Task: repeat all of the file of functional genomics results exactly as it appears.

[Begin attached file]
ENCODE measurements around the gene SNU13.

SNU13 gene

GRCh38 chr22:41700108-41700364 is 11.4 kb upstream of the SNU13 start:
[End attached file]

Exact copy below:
ENCODE measurements around the gene SNU13.

SNU13 gene

GRCh38 chr22:41700108-41700364 is 11.4 kb upstream of the SNU13 start: